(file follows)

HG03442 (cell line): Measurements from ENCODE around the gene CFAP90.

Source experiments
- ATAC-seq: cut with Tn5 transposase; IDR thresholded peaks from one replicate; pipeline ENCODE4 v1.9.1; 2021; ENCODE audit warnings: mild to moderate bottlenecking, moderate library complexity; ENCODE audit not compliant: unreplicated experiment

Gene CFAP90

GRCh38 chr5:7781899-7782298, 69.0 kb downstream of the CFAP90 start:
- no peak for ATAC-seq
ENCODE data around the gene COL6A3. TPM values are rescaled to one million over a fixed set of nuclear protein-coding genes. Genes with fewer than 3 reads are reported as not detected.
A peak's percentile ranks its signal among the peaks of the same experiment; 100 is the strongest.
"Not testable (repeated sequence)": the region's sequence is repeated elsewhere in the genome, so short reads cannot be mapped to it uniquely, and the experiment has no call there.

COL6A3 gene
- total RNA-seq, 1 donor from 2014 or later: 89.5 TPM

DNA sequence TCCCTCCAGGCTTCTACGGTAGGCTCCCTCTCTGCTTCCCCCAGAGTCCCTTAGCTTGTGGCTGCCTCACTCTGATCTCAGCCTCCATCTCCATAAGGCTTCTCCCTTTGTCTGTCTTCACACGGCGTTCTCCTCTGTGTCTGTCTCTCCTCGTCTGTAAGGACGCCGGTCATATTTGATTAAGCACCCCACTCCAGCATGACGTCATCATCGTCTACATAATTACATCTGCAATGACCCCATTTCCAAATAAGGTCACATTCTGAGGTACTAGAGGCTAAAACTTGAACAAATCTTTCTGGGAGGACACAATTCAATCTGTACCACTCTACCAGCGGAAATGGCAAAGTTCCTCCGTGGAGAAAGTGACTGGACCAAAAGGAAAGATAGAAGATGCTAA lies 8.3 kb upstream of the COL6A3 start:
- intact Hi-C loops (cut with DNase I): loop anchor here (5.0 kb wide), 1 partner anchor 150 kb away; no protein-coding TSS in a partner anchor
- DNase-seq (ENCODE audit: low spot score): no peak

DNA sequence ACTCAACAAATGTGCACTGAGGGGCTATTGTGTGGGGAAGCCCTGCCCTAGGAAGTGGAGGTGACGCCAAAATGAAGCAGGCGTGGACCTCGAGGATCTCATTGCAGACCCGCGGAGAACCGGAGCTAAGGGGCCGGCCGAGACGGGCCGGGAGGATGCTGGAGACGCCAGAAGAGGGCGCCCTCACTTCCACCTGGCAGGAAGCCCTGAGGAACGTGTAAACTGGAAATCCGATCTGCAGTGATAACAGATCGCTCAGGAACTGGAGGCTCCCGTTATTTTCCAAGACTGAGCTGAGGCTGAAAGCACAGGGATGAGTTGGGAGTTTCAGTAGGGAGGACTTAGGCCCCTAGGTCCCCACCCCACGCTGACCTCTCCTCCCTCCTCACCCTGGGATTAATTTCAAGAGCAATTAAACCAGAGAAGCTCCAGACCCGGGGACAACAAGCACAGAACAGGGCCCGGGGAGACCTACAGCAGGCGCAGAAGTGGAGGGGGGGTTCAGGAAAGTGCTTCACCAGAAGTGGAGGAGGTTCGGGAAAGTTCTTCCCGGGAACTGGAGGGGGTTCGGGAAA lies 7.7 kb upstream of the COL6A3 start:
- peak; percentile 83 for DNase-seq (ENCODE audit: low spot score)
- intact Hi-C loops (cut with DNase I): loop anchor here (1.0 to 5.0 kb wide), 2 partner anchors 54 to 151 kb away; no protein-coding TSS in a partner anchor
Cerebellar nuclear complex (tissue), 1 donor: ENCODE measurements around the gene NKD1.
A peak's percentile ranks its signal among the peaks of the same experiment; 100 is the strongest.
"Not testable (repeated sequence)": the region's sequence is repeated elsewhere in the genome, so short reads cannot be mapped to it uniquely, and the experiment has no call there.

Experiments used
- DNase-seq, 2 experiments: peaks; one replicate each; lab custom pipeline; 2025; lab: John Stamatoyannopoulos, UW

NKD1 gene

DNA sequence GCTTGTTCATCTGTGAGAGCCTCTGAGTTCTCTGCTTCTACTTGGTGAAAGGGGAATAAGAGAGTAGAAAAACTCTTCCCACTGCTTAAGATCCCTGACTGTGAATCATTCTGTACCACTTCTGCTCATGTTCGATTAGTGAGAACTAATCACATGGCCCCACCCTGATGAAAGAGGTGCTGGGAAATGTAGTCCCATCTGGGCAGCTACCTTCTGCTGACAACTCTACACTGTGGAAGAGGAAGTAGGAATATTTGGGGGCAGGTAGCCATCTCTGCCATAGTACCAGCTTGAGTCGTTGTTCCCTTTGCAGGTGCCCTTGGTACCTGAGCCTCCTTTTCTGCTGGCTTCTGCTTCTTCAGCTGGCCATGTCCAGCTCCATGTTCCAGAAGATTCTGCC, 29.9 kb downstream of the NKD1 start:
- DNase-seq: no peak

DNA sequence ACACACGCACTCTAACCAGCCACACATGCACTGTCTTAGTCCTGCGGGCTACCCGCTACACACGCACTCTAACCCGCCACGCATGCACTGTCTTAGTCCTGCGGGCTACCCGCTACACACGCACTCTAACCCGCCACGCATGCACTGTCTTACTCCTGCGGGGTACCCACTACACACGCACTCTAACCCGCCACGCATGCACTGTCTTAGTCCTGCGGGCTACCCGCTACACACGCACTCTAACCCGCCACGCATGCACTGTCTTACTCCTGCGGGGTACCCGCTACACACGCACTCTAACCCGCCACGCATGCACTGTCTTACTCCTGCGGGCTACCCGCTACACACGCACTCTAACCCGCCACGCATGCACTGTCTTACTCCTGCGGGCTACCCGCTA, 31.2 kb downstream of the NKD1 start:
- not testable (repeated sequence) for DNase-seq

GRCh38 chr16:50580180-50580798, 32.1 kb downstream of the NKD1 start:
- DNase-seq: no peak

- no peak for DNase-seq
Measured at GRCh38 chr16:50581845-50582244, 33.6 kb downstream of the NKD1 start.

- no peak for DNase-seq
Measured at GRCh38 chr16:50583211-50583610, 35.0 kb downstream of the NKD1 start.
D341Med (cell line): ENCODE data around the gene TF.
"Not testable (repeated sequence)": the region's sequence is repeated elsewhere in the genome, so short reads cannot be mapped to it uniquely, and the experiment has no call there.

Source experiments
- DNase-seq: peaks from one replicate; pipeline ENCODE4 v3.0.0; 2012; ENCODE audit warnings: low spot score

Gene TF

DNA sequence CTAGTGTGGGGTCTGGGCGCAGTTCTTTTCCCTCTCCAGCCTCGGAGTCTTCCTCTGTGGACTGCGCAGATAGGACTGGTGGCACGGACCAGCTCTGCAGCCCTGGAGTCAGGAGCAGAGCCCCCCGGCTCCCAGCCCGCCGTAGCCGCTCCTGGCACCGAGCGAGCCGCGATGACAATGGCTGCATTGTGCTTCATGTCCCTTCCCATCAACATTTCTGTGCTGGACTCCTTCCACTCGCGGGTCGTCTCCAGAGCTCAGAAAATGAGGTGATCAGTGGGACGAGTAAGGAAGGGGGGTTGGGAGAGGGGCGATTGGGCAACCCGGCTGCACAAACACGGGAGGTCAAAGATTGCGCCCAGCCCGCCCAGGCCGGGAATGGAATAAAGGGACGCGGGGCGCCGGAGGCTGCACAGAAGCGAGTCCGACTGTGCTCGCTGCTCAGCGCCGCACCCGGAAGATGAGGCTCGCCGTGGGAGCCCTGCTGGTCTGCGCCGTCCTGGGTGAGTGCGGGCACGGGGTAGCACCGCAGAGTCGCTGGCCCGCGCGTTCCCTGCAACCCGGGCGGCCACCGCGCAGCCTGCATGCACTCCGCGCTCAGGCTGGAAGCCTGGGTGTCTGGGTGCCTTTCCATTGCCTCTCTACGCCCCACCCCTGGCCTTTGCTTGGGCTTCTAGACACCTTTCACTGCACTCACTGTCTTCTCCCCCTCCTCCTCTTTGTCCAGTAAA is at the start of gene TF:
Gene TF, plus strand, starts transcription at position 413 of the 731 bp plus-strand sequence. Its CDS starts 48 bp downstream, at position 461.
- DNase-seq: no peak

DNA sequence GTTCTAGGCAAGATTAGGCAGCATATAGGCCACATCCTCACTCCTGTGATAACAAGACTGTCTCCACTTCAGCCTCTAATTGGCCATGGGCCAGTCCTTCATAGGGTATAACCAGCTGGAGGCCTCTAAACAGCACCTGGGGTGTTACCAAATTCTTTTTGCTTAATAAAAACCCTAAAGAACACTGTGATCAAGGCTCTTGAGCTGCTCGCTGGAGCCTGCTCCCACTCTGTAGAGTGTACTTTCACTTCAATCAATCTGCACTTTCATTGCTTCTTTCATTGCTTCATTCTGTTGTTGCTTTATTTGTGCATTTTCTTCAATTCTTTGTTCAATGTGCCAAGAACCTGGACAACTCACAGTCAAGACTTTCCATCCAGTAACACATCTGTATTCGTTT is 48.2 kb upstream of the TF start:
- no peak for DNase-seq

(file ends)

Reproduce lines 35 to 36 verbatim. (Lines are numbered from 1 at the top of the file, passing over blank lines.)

"Not testable (repeated sequence)": the region's sequence is repeated elsewhere in the genome, so short reads cannot be mapped to it uniquely, and the experiment has no call there.

Source experiments